21. Tuesday Nights in 1980 by Molly Prentiss
    New York setting: check. Arty characters: check. Complex relationships and interconnected stories: check. Yes, this was my kind of thing.
  22. Broken Sky by L.A. Weatherley
    I’m conflicted about this. On the one hand, it was an interesting take on a dystopian future and the ending was brilliant. On the other, it was 500 pages long (500 pages!), not particularly well-written and would anyone seriously run a country using astrology as their manifesto?
  23. Matilda by Roald Dahl
    I read this by accident on the last day of the month. My daughter was quite happily entertaining herself for a few minutes, so I started reading Matilda, and the next thing I knew I had finished it and was feeling all warm inside. Someone on Goodreads gave this 2 stars. 2 stars for Matilda! This is treason.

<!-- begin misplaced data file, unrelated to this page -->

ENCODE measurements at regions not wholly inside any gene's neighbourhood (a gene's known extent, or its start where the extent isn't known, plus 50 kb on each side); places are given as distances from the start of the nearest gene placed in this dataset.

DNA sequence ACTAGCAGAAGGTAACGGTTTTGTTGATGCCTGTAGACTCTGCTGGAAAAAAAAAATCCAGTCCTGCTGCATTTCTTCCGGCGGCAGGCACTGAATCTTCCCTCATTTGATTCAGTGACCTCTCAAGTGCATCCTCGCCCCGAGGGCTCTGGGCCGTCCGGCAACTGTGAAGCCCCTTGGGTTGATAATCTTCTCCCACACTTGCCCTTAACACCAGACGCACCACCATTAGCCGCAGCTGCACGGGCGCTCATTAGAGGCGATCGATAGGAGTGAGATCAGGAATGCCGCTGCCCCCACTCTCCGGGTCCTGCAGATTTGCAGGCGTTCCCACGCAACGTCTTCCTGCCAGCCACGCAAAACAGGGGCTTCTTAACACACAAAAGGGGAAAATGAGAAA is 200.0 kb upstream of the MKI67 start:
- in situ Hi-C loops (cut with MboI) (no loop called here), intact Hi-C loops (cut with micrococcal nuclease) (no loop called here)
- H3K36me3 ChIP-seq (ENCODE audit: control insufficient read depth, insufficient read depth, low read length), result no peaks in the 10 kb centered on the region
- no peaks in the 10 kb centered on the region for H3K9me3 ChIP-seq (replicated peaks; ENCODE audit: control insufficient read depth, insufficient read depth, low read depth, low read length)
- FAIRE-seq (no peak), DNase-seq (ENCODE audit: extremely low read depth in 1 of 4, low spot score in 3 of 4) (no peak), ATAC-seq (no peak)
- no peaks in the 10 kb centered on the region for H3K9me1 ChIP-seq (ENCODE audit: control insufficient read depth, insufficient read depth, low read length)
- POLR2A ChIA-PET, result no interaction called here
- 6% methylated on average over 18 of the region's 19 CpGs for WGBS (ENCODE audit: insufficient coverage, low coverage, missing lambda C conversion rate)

A Review of Every Exquisite Thing by Matthew Quick

EveryExquisiteThing_Cover_314blI don’t entirely know how to feel about Every Exquisite Thing by Matthew Quick. I really liked the opening chapters, in which Nanette is given a copy of The Bubblegum Reaper, a weird, anti-establishment cult novel, and it quickly comes to influence every aspect of her life. I really dug the whole concept of finding that book that just speaks to you in every way; I also like books-within-books, and I found myself really wanting to read The Bubblegum Reaper, which is a shame because it isn’t real.

So Nanette gets obsessed with this book, which was given to her by her teacher, and meets the author, who is a standard weird, reclusive writer, refusing the discuss much about the book and rejecting appeals to publish it again. The writer becomes something of a father-figure to Nanette at a time when she feels increasingly distant from her own parents, and introduces her to Alex, another devotee, with whom she begins a romance.  And then some crazy stuff happens.